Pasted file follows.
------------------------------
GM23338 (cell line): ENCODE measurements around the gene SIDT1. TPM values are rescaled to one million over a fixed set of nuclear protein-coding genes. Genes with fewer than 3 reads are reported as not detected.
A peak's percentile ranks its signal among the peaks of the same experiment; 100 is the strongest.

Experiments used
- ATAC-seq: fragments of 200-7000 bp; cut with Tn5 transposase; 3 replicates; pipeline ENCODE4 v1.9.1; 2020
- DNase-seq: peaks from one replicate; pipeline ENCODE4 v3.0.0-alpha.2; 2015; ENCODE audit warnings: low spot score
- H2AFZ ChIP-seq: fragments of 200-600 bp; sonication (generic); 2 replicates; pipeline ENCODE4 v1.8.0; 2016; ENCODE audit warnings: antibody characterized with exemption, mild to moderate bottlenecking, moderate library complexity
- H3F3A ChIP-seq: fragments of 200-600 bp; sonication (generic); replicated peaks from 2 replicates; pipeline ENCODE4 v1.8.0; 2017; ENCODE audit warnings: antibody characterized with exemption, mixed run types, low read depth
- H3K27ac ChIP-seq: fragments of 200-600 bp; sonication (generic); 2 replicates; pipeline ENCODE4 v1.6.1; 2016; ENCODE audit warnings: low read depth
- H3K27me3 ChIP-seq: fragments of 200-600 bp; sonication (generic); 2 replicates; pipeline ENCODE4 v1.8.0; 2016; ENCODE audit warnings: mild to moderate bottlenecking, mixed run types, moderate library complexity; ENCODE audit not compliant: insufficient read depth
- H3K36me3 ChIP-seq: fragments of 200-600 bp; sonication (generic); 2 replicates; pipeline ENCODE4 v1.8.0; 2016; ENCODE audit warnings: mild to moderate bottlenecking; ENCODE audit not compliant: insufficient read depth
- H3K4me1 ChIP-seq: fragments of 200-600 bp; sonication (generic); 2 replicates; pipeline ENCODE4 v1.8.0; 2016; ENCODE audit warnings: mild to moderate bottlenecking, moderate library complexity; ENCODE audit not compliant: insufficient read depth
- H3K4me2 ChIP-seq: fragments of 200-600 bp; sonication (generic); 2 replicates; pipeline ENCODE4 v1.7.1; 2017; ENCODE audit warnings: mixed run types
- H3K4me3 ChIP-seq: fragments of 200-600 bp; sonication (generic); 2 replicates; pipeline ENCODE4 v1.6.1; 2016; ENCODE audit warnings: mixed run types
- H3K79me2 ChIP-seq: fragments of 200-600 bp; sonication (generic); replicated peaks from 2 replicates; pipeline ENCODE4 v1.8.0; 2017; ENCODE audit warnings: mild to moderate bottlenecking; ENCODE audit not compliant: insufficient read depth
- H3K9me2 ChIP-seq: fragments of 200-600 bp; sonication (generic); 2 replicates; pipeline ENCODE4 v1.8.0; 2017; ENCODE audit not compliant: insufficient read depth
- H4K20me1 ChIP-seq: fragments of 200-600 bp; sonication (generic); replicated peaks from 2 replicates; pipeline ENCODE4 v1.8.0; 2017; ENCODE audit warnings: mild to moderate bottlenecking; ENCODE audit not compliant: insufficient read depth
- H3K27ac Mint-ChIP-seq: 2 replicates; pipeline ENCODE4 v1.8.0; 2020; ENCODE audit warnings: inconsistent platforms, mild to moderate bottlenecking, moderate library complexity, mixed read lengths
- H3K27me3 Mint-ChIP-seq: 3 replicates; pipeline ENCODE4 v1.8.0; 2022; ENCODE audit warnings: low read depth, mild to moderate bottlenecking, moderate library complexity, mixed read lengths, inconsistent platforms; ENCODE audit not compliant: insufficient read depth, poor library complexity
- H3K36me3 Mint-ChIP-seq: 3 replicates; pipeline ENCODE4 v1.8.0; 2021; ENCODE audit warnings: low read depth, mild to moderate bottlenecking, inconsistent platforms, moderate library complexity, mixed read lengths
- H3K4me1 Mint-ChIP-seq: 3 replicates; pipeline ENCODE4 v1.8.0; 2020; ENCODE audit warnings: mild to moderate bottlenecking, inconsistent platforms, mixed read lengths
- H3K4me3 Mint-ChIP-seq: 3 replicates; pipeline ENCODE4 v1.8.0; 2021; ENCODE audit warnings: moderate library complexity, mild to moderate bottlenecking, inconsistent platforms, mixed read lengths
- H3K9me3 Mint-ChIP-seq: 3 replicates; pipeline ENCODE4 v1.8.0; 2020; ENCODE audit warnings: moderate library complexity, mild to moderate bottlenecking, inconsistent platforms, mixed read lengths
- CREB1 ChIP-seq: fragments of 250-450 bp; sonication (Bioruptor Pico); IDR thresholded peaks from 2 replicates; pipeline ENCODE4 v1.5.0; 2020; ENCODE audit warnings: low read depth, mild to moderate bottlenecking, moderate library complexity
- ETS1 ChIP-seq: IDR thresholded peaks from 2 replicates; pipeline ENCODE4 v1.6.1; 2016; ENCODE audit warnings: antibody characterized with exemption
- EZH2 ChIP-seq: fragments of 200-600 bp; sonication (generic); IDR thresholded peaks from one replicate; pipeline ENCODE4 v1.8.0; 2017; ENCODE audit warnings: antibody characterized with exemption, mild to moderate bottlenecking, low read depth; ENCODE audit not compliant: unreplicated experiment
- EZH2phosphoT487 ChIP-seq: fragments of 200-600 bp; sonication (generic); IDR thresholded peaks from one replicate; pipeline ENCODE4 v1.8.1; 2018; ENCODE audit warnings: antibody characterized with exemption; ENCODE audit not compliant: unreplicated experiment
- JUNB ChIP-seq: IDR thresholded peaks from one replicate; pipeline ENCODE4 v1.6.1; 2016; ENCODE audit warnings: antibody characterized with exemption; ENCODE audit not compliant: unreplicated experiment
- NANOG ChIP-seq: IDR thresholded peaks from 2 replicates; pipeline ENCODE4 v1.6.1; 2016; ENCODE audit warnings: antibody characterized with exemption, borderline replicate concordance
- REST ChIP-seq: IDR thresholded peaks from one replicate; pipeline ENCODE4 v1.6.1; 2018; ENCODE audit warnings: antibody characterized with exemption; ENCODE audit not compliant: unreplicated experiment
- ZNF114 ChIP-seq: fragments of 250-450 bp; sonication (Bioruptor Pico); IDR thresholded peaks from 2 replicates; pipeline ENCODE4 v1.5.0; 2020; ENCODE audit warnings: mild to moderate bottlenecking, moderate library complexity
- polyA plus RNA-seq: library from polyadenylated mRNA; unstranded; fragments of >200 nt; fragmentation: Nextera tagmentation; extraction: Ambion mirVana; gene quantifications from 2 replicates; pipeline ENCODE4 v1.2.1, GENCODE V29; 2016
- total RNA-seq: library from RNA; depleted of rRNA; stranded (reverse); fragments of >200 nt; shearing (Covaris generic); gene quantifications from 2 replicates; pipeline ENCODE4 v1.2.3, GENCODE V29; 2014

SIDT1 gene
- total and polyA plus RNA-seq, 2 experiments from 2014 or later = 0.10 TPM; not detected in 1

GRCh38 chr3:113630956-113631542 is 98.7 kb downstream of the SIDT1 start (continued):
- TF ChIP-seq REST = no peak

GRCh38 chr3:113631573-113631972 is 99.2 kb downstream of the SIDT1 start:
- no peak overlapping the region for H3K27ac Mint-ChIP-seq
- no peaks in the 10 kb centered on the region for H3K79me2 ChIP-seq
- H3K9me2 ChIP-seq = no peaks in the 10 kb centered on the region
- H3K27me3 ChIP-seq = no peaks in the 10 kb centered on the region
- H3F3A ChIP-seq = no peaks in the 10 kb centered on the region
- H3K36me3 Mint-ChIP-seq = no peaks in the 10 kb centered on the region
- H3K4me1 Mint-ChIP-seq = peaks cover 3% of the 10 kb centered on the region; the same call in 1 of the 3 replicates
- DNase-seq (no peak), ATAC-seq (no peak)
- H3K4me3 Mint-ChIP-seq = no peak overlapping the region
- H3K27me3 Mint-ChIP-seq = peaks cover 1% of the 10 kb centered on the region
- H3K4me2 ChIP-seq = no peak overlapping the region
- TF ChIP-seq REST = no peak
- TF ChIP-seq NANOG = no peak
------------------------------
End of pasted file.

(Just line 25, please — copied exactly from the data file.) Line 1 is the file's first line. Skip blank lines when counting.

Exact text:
- EZH2 ChIP-seq: fragments of 200-600 bp; sonication (generic); IDR thresholded peaks from one replicate; pipeline ENCODE4 v1.8.0; 2017; ENCODE audit warnings: antibody characterized with exemption, mild to moderate bottlenecking, low read depth; ENCODE audit not compliant: unreplicated experiment